Chang writes a compelling, vividly descriptive and raw story, but there are definitely some major flaws. While it really exposes Chinatown's darker side, there's somewhat of a lack in character development. Detective Yu never quite brings any closure to anything. He's considered the hero of the story but I found the character, like I said, underdeveloped. The rape case is left untouched, he only resolves his daddy issues in what seems like a hurried ending, he doesn't even catch the right murder...more
Salem Salem
I met Henry at a reading in New York City. As I was living in the LES/Chinatown at the time, I was excited to find a local author who was writing from a Chinese perspective. Solid, straightforward writing.
I read this book because Qui Xiaolong recommended it on his page on Fantastic Fiction, and I really like Qui Xiaolong' books. This one was a bit of a disappointment. The reviews tout it as a classic tale noir, and I can understand that description. However, there is really no element of suspense in the book, which is where my disappointment lies. If one is interested in the dark side of Chinatown, the inner workings of Chinatown, then I recommend this. The characters are well-wrought, but I cann...more
Good read. More atmosphere than story, really, and I'd have liked it better the other way round, but it was interesting and worth reading.
Don Simpson
It was ok, but quite tedious. It took a long time to get to the point, and resolution was unsatisfying.
Ellen Dark
At first I wasn't sure I was going to finish this, but once I got into the story I couldn't read fast enough. I did skip the sex parts. They weren't an essential part of the story about a Chinese-American policeman transfered to the Chinatown division in New York City.
The story is told from several points of view. The reader follows the hero, a former friend turned criminal, and others. The blurb on the inside flap tells the reader of a crime that will take place. This meant that I spent a lot...more
Probably not a book I would read again but I did learn a lot about the fighting among various gangs in Chinatown in NYC -- the ending didn't satisfy me but perhaps there is a sequel that I should find. It was hard at first to keep track of the various characters because the chapters were about each of the characters, who would eventually intertwine in their activities. The plot was not straightforward and the use of Chinese words, followed by their English translation, slowed down my reading/und...more
I was looking for a nice light detective book and had this one recommended to me. Unfortunately the book fell short on almost every front. The story's pacing was choppy, the setting seriously antiquated (most of the characters complain about New York's rising crime rate and how in a few years the city would be taken over by criminals,) and the last part of the book had some seriously flawed plot developments. Add to all of those facts that this detective book didn't really have a mystery at all...more
New York Chinatown noir. I suppose if you knew Chinatown... or Chinese, you might get more out of this than I did. To me, there seemed to be more culture and language told here than story. I felt like I needed a flow chart to keep track of all the various Chinatown gangs and players. Frankly, I got confused as to who was Jack's former childhood friends and who were not... seemed an important fact to keep clear. Also, I just couldn't connect with the hero, who seemed to be just too much a lonely...more
Dee Renee  Chesnut
Nov 12, 2011 Dee Renee Chesnut rated it 4 of 5 stars  ·  review of another edition
Recommends it for: readers of noir detective novels
Recommended to Dee Renee by: Free Friday from B&N
Shelves: ebooks, 2011
This was a Free Friday selection in 2010, and it introduced me to the noir writing of Henry Chang. I did have some trouble in the beginning as I was confused between Johnny and Jack for the beginning, short scenes jump quickly. Once, I got the characters firmly in mind, the story is concerned with how can this police officer bring criminals to justice in Chinatown.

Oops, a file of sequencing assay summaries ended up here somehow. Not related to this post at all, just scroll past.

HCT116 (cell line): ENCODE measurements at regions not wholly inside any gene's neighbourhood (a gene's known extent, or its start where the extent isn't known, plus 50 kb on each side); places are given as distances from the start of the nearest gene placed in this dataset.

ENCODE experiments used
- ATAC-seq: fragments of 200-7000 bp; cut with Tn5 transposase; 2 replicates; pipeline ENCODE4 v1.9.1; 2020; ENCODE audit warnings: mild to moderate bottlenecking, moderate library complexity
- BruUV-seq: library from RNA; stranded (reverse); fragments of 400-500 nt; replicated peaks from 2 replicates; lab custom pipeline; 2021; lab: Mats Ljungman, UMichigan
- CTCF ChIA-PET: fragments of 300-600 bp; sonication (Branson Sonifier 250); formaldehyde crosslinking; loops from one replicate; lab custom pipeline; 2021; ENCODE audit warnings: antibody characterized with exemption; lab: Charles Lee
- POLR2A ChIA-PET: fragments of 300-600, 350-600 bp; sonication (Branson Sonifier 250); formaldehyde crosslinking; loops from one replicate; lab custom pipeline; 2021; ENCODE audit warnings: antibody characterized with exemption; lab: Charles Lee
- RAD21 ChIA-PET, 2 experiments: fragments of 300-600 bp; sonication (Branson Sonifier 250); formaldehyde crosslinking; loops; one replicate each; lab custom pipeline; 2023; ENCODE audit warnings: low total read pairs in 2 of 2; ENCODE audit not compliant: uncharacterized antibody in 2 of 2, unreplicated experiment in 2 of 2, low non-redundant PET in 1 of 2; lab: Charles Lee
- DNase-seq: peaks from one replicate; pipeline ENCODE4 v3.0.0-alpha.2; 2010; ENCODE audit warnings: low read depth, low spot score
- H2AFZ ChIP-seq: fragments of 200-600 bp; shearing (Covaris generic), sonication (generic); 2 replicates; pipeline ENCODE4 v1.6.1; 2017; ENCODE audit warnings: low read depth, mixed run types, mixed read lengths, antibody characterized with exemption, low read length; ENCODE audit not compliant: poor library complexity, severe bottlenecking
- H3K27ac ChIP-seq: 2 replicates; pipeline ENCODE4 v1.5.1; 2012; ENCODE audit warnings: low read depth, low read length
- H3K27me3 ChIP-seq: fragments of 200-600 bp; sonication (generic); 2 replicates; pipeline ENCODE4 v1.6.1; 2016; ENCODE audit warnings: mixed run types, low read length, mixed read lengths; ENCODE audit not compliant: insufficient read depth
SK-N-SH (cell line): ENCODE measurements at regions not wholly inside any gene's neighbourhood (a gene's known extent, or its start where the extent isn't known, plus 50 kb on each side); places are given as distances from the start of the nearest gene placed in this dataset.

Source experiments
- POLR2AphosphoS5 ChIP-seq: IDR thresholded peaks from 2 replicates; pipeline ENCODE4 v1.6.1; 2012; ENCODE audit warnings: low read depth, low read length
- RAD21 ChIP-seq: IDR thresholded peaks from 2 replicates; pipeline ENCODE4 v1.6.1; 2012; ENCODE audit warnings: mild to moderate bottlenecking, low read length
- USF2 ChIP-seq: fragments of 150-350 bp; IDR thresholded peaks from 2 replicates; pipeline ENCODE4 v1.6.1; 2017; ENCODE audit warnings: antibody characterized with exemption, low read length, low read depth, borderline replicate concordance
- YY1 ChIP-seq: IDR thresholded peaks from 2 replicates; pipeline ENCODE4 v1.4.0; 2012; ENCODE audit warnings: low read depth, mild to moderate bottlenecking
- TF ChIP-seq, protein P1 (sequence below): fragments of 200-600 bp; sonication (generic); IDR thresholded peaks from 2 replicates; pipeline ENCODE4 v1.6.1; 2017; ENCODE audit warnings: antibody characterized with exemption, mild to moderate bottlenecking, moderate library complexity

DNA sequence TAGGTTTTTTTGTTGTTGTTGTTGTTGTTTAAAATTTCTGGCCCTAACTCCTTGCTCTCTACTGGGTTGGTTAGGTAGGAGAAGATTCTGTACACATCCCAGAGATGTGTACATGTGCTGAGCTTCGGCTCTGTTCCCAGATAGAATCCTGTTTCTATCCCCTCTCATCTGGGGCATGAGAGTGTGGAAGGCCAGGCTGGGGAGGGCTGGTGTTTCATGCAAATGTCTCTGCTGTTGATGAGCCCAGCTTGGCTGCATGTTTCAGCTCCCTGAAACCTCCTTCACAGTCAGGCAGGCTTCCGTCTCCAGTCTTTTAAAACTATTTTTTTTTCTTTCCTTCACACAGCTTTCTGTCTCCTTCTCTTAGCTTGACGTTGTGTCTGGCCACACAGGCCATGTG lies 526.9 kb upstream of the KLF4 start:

This book is no longer free from Barnes and Noble. It is entertaining for readers of noir detective novels.
I wanted to read the first in this series of detective stories about New York based Jack Yu. I liked how the author described the culture in New York's Chinatown as well as the prejudice within the NYPD amongst African American, Caucasian and Asian police officers. I thought the story was okay though I plan to read the next in the series so I can get a better feel for the author's style. Plus, the book had some loose ends to it, and I want to know happens with the incomplete parts.
Even though this is a relatively recent book, I marked it as Historical Fiction, because it takes place in the 1990s, and involves the events of the Goldern Venture.

I really enjoyed Chang's writing style, and found this to be a fascianting glimpse into a world of which I've only ever skimmed the surface, even when I was living right in the middle of it (I have a close friend who lived in Chinatown for 3 years, downstairs from a Chinese brothel).
Henry Chang first in what appears to be a new series of detective novels set in New York City. Detective Jack Yu is a second generation Cinese American cop in the New York City Police Force. The story in Chinatown Beat takes place in the month after Jack Yu's father's death. This novel is filled with description and insight into the Chinese experience in America and is in its own way a fascinating commentary on the idea of multi-culturalism...
Dewayne Stark
To read my review of this book please go to my blog at and look for the title Chinatown Beat
I seem to be having a real problem with "first in series" books lately, or at least I'm choosing badly. This one was very hard to read on Kindle, the format had lots of weird spacing, and I found the constant insertion of Chinese phrases followed immediately by the English translation to be very annoying. I read about 25% of it and realized I just really didn't care to read on.
This was a free nook book I finally got around to reading. It's a bit grittier than the mystery novels I usually read and has a lot of very short chapters that flip back and forth between characters. The ending seems as if the reader is being set up for the next book in the series, but I the characters and setting didn't grab me enought to want to continue with them.
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Henry Chang is a New Yorker, a native son of Chinatown and the Lower East Side. His poems have appeared in the seminal Yellow Pearl anthology, and in Gangs In New York’s Chinatown. He has written for Bridge Magazine, and his fiction has appeared in On A Bed Of Rice and in the NuyorAsian Anthology. His debut novel Chinatown Beat garnered high praise from the New York Times Book Review, the Boston G...more
More about Henry Chang...